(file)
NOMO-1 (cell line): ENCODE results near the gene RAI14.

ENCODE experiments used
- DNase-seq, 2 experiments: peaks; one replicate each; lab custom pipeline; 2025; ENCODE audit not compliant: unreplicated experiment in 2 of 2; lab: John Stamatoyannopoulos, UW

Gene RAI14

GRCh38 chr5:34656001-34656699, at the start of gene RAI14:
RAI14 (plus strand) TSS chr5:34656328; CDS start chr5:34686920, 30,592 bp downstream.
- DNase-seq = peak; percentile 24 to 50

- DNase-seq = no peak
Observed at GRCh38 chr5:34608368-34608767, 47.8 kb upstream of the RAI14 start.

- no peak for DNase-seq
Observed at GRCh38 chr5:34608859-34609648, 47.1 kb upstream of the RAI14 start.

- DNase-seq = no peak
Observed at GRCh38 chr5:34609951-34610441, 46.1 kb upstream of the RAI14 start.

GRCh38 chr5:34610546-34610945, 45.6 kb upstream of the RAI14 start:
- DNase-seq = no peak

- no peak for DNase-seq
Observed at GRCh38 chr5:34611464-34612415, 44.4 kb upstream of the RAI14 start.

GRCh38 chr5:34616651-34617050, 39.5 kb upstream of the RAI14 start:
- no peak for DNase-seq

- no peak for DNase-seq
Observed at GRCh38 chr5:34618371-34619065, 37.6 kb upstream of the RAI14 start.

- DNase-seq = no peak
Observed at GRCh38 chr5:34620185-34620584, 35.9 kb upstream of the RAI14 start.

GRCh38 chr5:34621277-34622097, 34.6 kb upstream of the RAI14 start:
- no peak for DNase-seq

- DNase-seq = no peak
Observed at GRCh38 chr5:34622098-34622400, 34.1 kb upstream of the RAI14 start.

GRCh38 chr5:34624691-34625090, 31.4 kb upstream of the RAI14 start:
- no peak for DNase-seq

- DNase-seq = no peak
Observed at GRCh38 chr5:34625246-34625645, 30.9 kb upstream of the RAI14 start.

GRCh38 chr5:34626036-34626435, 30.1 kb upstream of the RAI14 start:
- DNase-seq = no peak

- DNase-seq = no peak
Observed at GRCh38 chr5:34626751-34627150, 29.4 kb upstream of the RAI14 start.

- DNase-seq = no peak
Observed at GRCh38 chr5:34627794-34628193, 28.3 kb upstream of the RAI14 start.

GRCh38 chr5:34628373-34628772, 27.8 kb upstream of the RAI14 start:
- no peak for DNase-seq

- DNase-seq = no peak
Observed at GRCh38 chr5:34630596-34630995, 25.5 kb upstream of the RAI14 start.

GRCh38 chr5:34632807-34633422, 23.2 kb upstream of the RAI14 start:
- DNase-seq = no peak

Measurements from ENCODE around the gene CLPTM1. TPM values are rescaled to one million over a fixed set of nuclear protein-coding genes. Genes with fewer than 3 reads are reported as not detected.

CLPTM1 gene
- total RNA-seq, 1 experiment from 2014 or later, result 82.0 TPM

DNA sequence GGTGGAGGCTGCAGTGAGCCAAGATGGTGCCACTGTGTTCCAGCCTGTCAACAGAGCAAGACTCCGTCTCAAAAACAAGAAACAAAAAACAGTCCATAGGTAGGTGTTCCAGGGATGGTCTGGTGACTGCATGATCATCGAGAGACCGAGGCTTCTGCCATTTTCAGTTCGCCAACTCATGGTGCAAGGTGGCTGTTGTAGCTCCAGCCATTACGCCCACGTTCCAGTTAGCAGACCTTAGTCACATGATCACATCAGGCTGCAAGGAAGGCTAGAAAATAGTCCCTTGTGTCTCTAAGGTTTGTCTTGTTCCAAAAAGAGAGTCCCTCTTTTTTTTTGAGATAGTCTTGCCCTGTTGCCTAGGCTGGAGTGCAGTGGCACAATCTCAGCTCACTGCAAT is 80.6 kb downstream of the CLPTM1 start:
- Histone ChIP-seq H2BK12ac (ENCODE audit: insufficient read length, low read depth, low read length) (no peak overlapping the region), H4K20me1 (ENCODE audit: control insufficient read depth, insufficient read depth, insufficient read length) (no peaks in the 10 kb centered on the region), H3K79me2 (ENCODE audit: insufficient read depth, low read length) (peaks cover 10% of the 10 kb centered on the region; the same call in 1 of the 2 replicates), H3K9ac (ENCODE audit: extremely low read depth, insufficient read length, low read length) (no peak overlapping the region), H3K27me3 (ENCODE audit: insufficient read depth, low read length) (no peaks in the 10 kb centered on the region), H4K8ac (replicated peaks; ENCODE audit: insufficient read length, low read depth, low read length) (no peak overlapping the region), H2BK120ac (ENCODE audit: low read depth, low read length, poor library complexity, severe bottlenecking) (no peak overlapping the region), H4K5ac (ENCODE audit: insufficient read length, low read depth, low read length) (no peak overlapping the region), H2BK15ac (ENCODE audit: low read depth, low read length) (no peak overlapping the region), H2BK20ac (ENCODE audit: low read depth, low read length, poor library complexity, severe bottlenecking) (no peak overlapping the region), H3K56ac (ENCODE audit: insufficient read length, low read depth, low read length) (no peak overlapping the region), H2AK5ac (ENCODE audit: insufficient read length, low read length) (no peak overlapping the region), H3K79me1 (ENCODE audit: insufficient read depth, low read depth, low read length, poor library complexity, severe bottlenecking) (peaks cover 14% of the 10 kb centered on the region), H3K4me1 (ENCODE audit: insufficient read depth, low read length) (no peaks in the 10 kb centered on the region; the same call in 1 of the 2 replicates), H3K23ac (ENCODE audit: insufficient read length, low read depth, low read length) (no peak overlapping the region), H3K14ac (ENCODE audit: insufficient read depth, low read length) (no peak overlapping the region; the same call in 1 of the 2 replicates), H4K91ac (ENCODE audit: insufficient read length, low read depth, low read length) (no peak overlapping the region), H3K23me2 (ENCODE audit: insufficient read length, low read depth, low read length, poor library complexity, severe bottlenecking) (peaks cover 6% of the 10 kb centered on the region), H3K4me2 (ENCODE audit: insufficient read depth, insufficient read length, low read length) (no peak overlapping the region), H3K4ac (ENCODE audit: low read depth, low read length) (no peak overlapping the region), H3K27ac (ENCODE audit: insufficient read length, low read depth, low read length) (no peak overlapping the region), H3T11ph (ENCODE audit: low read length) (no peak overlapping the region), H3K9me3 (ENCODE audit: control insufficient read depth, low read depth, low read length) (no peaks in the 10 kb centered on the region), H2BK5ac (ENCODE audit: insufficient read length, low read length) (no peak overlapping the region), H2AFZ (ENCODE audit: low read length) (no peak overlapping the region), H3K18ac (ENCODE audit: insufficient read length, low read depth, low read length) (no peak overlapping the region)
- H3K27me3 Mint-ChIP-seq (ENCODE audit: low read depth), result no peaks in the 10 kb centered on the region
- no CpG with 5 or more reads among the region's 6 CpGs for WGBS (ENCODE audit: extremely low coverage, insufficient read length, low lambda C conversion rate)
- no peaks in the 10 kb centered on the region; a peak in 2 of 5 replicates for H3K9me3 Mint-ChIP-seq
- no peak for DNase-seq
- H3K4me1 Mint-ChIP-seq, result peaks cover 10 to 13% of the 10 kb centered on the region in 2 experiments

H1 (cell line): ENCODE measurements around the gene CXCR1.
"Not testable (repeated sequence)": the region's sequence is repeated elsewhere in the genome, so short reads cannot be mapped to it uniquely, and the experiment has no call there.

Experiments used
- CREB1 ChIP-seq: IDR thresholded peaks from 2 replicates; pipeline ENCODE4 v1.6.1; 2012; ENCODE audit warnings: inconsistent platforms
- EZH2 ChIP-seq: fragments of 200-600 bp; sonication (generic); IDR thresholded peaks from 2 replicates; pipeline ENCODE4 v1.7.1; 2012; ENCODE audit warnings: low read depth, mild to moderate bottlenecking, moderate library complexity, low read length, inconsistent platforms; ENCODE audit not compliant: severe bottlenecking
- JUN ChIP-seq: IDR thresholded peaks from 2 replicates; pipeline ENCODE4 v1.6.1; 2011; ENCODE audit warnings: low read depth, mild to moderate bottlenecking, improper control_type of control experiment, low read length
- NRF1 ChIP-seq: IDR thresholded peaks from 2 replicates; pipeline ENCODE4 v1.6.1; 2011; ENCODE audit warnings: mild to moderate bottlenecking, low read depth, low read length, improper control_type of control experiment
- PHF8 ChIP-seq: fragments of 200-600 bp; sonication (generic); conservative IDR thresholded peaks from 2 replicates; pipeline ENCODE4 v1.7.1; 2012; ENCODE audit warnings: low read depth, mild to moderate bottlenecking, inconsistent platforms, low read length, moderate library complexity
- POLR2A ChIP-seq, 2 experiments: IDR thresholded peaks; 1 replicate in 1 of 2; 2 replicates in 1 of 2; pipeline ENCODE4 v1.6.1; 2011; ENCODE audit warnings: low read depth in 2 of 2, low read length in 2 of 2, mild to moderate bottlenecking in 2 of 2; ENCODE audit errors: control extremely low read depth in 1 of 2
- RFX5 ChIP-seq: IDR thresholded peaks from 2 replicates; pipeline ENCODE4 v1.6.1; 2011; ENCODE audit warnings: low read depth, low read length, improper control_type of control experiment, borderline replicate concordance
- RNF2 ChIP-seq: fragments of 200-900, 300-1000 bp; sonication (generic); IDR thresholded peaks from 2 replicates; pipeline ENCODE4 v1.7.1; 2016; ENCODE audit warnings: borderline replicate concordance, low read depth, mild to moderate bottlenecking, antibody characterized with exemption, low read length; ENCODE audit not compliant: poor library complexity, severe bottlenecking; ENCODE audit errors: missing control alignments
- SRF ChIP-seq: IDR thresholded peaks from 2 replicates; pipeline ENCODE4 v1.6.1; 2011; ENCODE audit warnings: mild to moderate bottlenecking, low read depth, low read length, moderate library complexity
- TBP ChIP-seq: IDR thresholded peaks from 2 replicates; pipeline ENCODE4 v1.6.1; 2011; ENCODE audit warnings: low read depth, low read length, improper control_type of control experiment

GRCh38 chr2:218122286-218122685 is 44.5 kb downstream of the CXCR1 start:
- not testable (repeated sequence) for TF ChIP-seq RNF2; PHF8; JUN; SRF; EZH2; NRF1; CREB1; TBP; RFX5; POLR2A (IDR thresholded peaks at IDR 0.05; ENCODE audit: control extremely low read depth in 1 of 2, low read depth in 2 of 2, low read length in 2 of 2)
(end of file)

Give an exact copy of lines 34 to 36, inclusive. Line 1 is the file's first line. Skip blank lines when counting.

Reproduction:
- DNase-seq = no peak
Observed at GRCh38 chr5:34626751-34627150, 29.4 kb upstream of the RAI14 start.

- DNase-seq = no peak